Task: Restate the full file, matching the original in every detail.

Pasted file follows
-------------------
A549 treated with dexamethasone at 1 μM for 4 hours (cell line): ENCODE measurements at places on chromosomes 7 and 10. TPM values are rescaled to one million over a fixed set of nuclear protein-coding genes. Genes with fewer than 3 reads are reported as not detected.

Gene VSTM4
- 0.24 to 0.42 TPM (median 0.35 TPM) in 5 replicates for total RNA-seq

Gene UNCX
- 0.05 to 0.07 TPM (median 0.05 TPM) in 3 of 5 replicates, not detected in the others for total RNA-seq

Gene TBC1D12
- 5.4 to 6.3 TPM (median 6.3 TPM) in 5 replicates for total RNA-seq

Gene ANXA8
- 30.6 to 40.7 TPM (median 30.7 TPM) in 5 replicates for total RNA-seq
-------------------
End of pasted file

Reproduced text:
A549 treated with dexamethasone at 1 μM for 4 hours (cell line): ENCODE measurements at places on chromosomes 7 and 10. TPM values are rescaled to one million over a fixed set of nuclear protein-coding genes. Genes with fewer than 3 reads are reported as not detected.

Gene VSTM4
- 0.24 to 0.42 TPM (median 0.35 TPM) in 5 replicates for total RNA-seq

Gene UNCX
- 0.05 to 0.07 TPM (median 0.05 TPM) in 3 of 5 replicates, not detected in the others for total RNA-seq

Gene TBC1D12
- 5.4 to 6.3 TPM (median 6.3 TPM) in 5 replicates for total RNA-seq

Gene ANXA8
- 30.6 to 40.7 TPM (median 30.7 TPM) in 5 replicates for total RNA-seq